One of the mysteries of the English language finally explained.
A pressure gauge employing a coiled metallic tube which tends to straighten out when pressure is exerted within it.
- ‘Attachment of a nasal cannula to a Bourdon gauge regulator is not associated with statistically significant differences in delivered flow rate.’
- ‘A less expensive but adequate alternative to the pressure transducer is a small Bourdon gauge.’
- ‘Additionally, if the system is to be used for classroom demonstrations, the dual gauges help to illustrate that there's still quite a bit to vacuum below where the Bourdon gauge bottoms out.’
- ‘The fluid lab includes some equipment that is mainly used for fluid experimentation, such as the flow over immersed bodies, flow in pipes and conjunctions, pumping systems, flow-meters calibration, Bourdon gauges and manometers.’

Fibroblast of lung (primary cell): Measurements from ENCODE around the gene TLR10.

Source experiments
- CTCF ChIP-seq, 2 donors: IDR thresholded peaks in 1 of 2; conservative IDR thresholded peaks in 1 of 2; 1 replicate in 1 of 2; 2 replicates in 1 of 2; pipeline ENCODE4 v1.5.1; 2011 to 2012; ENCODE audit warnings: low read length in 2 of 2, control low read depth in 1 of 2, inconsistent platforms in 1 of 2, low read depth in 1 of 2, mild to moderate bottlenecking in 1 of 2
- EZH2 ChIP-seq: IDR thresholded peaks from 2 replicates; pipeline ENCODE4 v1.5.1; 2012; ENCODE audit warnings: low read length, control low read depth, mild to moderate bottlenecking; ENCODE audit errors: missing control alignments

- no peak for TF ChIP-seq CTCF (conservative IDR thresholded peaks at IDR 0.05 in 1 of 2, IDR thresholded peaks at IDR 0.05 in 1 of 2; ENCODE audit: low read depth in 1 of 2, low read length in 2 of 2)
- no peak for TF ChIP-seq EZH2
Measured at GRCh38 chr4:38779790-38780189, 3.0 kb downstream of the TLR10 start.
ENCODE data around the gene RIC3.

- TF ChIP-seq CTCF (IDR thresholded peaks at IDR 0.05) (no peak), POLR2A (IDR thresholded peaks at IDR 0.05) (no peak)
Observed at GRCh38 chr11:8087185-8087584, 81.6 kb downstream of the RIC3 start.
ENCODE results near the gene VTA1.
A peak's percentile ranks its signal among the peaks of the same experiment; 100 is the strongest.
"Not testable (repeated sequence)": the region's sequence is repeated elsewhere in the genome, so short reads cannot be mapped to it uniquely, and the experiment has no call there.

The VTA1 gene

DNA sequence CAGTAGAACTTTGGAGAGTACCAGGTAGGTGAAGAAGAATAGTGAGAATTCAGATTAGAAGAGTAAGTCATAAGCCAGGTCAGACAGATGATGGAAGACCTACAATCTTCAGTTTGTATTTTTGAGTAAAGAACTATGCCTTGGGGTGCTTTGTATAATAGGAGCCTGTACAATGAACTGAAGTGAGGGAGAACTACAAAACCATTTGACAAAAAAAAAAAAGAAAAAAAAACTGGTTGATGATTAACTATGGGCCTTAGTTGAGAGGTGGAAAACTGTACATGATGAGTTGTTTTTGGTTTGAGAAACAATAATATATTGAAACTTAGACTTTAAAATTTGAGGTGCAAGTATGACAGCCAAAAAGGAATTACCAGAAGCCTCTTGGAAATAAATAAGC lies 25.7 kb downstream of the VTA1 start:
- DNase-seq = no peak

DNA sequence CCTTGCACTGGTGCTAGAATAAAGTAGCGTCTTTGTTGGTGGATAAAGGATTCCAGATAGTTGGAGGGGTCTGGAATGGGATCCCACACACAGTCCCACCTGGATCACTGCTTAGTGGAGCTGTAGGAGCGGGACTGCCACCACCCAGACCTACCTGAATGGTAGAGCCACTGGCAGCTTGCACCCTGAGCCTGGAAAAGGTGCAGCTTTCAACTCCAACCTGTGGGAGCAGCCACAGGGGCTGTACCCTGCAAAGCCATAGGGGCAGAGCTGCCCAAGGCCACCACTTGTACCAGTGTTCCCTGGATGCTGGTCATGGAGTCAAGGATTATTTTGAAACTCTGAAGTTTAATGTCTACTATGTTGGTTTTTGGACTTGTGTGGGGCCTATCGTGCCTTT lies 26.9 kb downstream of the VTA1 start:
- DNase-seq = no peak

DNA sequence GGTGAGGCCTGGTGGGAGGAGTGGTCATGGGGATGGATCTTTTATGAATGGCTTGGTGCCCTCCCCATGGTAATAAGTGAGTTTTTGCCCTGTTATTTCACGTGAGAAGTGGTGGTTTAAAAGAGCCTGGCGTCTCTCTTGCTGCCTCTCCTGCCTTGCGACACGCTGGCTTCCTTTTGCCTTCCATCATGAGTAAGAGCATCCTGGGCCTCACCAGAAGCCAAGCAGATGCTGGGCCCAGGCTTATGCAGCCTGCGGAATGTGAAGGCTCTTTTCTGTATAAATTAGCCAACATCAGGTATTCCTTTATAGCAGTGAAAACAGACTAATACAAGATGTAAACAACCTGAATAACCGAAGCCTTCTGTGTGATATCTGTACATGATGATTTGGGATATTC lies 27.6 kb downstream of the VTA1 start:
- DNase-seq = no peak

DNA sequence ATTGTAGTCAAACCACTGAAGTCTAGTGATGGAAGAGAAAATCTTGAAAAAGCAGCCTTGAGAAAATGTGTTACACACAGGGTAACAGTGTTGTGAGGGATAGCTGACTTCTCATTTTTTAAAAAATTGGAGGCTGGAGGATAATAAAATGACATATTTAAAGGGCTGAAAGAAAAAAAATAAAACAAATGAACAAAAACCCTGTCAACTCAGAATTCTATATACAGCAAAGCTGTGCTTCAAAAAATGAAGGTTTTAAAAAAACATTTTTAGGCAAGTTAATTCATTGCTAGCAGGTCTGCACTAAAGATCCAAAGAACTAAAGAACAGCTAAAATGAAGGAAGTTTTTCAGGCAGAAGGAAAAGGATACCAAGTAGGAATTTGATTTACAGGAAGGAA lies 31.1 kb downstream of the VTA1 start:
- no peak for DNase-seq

- ‘Most gauges in a sprayer system are the C-shaped Bourdon gauges.’
- ‘Nevertheless, because of its simplicity and low cost, and the large selection of pressure ranges which are available, the Bourdon gauge is widely used in engineering practice.’
- ‘A reservoir with isolating valve allows the calibrator, Bourdon gauge and pressure sensor to be easily primed.’
- ‘A Bourdon tube is coupled to an indicating needle driving mechanism of a Bourdon gauge at one end by way of a connecting arm fixed in place by welding.’
- ‘A Bourdon gauge offers a quick visual check of the vacuum status of a chamber prior to opening a door to the chamber.’
Mid 19th century: named after Eugène Bourdon (1808–84), French hydraulic engineer.
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